It appears Dillsboro has launched an official study into the pros and cons of merging with neighboring Sylva, although the planning board chairwoman leading the process was unwilling to release many details.
Dillsboro Planning Board Chairwoman Teresa Dowd asserted that the merger is not a priority at this time.
“It’s a back-burner issue,” Dowd told The Smoky Mountain News. “Nothing’s going to happen. If something happens, I’ll call you.”
Dowd offered little comment on what the Planning Board has done so far to study the issue. She said the Planning Board is gathering demographic data, such as the budgets and populations of the towns, to see if merging is a good idea.
She would not elaborate further on what data had been collected and charged The Smoky Mountain News to do its own research.
However, Dowd did say that the Dillsboro Planning Board may take a field trip during its next regularly scheduled meeting Jan. 21 to Hazelwood, a district of Waynesville. Hazelwood used to be its own town but merged with Waynesville in 1991, providing an example the Planning Board could study.
Planning Board member Beauford Riddle said making Dillsboro part of Sylva is just in the discussion phase.
“At this point in time we’re seeing if it would be feasible,” said Riddle.
If Dillsboro became part of Sylva, Dillsboro could receive police protection and trash pick up from Sylva. In exchange, Sylva’s tax base would increase.
Dillsboro Alderman John Faulk said he has not made up his mind on the possible merger, noting that the issue is being studied by the planning board, and he is waiting to see what it comes back with.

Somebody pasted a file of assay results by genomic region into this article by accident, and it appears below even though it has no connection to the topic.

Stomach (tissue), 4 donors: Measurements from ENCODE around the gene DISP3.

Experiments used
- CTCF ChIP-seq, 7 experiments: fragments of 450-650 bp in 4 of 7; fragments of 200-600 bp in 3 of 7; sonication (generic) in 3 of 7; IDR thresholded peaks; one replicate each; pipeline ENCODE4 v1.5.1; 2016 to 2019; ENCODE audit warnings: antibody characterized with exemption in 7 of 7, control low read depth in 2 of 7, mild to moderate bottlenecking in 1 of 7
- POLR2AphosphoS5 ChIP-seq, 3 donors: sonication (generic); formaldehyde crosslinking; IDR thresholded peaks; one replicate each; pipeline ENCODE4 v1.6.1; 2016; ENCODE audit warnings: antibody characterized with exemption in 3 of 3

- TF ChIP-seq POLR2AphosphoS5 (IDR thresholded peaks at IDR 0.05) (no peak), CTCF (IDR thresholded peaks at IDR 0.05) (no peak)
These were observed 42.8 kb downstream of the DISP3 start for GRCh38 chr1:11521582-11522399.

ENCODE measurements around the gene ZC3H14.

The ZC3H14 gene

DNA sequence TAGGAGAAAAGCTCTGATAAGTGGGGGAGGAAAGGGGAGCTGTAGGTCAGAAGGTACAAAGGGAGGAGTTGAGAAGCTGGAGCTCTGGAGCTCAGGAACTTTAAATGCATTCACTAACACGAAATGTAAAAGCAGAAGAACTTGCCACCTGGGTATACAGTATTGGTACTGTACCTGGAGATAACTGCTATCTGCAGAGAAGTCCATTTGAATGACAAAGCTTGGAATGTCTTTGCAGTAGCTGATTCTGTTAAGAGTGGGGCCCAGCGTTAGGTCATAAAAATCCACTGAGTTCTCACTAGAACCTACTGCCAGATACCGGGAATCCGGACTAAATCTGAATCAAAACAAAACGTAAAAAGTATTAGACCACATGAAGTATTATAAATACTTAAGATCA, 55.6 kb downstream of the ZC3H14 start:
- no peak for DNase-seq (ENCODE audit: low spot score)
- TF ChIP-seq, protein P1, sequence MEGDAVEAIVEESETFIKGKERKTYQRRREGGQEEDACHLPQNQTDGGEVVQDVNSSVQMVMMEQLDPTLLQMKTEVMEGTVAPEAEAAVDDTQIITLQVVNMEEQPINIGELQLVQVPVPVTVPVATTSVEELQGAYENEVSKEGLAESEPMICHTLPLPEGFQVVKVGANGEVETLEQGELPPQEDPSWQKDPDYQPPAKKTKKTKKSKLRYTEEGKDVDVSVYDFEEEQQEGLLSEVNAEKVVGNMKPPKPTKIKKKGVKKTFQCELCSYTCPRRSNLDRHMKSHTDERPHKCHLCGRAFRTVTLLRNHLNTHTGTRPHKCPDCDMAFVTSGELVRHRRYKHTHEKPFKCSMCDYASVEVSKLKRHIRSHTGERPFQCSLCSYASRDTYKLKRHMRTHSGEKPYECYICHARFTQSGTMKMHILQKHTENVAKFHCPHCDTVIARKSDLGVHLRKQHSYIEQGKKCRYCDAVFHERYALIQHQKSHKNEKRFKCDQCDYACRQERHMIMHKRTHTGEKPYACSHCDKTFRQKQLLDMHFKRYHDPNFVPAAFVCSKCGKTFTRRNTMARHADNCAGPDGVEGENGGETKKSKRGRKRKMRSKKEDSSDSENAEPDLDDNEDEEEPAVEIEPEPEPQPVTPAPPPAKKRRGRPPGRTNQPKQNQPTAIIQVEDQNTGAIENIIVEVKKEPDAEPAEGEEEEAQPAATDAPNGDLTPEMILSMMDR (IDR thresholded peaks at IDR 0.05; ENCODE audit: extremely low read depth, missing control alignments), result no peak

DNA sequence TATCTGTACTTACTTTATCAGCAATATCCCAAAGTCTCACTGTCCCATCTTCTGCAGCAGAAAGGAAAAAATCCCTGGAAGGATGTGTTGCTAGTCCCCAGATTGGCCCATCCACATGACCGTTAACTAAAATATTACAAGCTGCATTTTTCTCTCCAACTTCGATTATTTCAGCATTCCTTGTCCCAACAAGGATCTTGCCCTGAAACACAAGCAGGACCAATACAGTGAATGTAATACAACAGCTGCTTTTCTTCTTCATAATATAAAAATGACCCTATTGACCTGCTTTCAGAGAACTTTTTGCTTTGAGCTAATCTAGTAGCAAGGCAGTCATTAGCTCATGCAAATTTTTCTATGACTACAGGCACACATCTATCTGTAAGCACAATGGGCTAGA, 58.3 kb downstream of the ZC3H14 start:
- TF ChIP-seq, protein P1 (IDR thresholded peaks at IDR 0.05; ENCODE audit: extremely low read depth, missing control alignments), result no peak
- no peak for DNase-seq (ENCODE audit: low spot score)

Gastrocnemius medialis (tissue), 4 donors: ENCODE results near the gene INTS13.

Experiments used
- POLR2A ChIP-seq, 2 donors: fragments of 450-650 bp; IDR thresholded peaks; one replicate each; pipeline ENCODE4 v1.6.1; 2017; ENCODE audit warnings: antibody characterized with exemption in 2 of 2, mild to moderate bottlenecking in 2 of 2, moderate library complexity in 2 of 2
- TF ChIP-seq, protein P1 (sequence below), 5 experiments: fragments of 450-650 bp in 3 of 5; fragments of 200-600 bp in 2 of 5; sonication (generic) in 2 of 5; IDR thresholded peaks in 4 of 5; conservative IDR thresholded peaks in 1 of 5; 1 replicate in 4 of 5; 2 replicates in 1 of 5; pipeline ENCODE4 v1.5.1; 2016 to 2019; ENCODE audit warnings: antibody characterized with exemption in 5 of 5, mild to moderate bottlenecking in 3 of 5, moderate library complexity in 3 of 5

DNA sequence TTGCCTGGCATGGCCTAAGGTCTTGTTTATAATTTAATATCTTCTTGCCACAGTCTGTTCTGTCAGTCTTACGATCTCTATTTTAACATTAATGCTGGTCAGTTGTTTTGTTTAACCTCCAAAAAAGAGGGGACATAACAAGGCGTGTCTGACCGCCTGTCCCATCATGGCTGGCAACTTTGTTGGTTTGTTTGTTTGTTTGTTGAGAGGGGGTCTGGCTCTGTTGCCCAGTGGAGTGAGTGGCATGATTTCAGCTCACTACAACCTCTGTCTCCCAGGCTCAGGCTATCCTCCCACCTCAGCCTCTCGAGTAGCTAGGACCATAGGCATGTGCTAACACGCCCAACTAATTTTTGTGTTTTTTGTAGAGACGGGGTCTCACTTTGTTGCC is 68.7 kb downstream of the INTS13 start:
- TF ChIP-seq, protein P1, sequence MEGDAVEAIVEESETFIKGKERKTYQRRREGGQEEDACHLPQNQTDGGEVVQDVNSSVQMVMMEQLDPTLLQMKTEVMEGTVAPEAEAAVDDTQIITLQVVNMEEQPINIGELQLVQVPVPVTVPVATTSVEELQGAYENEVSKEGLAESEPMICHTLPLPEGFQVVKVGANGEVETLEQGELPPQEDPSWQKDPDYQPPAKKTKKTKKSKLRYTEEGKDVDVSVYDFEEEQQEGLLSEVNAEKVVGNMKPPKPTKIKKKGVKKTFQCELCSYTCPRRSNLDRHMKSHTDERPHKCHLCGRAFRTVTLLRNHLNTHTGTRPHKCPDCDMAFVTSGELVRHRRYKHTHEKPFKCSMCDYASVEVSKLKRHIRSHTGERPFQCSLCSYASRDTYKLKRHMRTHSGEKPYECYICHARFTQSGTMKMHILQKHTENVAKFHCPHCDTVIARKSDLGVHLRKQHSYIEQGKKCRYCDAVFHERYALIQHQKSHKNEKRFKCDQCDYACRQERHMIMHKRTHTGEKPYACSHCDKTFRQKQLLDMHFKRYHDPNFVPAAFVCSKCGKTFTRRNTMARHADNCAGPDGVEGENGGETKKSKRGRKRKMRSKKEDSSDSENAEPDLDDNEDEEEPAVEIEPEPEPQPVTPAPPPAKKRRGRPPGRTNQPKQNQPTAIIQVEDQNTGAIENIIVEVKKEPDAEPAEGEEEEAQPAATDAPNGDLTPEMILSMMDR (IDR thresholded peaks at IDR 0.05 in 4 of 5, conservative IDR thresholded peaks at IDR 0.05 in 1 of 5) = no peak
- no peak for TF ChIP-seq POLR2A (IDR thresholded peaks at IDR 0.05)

He realizes that many are opposed to the idea, but Faulk said he is going to keep an open mind until he has all the information.
“Tell us the pros and cons,” Faulk said. “It’s very early in the game.”
Dillsboro Alderman Mike Fitzgerald said he would oppose such a merger.
If and when Dillsboro moves forward with the idea, it would be broached with the town leaders of Sylva. But Sylva Town Commissioner Sarah Graham said the merger is far from being in her board’s hands.
“I have no comment on it until they (Dillsboro) bring it to us as a possibility,” Graham said.
For a merger to happen, the town boards of both Sylva and Dillsboro must approve it. The process would include public hearings.
However, a townwide vote allowing residents to decide the issue isn’t necessarily required, according to David Lawrence at the University of North Carolina Chapel Hill Institute of Government.
Lawrence said a referendum would be necessary if Dillsboro had a lot of debt, and Sylva voters could decide if they wanted to take on that debt.
The state Legislature must finalize any merger.